Claimant’s second cause of action alleges that he was improperly disciplined as a result of the attack. He was sent to Upstate Correctional Facility for approximately two months as a penalty, before the determination was administratively reversed. This cause of action is without merit. Although the disciplinary determination was reversed, defendant is entitled to absolute immunity from claims for money damages relating to disciplinary hearings so long as it complies with the rules and regulations governing such hearings (Arteaga v State of New York, 72 NY2d 212 [1988]; Melette v State of New York, 163 AD2d 703 [1990]). Claimant submitted no evidence that defendant violated any rule or regulation, and his second cause of action is therefore dismissed.

Claimant’s third cause of action, for punitive damages, is also dismissed, as such damages are not an available remedy in the Court of Claims (Sharapata v Town of Islip, 56 NY2d 332 [1982]).

In light of claimant’s lack of facility with the English language, however, the Court finds that the interests of justice require that the trial be reopened pursuant to Court of Claims Act § 9 (8) for further testimony and evidence on the issue of damages, and in particular the severity and permanency of claimant’s eye injury (see generally Kay Found. v S & F Towing Serv. of Staten Is., Inc., 31 AD3d 499 [2006]; Matter of Dutchess County Dept. of Social Servs. v Shirley U., 266 AD2d 459 [1999]).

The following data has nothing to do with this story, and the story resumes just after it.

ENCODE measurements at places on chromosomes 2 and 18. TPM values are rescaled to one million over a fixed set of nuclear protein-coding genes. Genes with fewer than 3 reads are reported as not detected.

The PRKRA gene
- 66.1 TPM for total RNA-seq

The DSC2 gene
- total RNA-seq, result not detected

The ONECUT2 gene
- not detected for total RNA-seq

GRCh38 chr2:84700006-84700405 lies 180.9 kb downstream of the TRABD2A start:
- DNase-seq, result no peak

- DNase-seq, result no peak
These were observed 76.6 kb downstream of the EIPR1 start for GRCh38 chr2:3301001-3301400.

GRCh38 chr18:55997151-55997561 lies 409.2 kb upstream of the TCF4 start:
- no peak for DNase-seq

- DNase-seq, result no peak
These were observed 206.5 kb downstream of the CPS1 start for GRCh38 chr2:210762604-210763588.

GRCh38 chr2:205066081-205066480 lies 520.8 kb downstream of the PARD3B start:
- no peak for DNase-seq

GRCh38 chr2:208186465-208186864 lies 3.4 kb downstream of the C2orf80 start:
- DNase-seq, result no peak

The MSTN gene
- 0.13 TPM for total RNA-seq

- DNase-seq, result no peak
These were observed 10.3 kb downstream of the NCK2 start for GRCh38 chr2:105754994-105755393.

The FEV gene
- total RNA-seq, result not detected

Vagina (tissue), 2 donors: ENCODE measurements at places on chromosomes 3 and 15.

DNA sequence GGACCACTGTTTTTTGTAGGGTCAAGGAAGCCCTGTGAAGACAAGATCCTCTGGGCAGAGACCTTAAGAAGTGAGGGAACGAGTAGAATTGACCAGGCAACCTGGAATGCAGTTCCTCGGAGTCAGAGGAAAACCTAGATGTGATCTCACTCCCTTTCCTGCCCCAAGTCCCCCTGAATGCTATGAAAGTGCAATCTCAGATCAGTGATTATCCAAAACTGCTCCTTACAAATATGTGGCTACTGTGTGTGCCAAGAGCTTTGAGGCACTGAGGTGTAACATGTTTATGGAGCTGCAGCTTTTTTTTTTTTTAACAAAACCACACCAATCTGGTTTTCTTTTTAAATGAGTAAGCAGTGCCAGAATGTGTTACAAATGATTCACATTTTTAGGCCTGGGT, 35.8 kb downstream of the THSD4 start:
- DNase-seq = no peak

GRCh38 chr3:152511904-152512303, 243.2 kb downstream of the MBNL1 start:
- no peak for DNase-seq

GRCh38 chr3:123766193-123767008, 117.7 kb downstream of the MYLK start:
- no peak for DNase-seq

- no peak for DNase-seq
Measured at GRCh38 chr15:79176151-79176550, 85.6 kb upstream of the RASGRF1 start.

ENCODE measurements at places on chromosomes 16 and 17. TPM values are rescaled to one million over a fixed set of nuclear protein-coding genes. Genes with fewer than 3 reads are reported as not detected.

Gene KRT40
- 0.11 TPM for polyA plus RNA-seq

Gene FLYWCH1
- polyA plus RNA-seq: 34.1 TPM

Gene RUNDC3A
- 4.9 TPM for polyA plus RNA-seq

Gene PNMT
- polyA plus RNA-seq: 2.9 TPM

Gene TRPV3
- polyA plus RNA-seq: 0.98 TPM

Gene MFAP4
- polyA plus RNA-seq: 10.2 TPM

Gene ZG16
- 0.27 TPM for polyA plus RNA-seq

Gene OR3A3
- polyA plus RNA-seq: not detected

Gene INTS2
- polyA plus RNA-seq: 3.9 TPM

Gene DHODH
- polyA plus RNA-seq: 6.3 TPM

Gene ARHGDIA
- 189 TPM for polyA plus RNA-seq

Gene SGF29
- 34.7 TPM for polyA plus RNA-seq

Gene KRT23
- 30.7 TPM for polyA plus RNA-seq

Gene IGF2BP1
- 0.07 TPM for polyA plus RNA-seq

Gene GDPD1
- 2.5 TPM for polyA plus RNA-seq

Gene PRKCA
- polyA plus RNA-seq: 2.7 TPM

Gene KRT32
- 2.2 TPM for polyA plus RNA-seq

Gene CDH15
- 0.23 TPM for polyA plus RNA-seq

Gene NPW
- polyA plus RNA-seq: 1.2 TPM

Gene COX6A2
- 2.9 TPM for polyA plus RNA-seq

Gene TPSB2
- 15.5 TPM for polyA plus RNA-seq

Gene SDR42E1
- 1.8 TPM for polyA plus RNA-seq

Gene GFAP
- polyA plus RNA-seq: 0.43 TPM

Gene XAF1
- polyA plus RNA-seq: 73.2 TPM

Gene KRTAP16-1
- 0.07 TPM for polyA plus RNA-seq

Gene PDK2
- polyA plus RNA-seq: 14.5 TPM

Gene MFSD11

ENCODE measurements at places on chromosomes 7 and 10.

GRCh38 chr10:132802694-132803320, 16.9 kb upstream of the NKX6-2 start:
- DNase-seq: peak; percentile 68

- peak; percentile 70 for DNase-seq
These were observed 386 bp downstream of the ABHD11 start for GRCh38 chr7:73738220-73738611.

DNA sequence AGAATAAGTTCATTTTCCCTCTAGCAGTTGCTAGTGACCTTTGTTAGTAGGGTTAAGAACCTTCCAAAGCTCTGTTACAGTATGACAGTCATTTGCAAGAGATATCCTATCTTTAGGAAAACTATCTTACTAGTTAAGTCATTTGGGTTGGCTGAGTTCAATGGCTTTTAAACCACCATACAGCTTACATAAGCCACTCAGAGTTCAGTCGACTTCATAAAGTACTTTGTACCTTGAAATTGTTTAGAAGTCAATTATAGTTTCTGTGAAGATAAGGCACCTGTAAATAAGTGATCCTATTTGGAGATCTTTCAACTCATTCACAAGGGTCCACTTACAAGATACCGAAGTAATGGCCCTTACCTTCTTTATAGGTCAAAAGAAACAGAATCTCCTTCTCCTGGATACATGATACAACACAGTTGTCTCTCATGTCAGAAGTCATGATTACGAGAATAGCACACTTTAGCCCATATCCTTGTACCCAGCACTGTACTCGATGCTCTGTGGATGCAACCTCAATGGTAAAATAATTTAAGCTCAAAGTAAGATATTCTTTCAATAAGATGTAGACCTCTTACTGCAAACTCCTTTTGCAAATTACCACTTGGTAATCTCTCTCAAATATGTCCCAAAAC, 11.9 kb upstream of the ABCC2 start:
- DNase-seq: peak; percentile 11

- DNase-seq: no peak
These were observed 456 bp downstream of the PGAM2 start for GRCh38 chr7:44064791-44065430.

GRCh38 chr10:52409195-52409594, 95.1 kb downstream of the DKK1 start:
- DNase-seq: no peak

The Clerk of the Court is directed to enter interlocutory judgment in favor of claimant on the issue of liability for negligent supervision in accordance with this decision. Claimant’s second and third causes of action are dismissed. Trial on the issue of damages with regard to the first cause of action will be scheduled as soon as practicable.

Any and all motions on which the Court previously reserved or which were not previously determined at trial are hereby denied. Let interlocutory judgment be entered accordingly.

December 6, 2007
Binghamton, New York

HON. CATHERINE C. SCHAEWE
Judge of the Court of Claims




[1]. Spanish is claimant’s native language. He testified at trial with the assistance of a correction counselorofficer who speaks Spanish, by consent of both parties.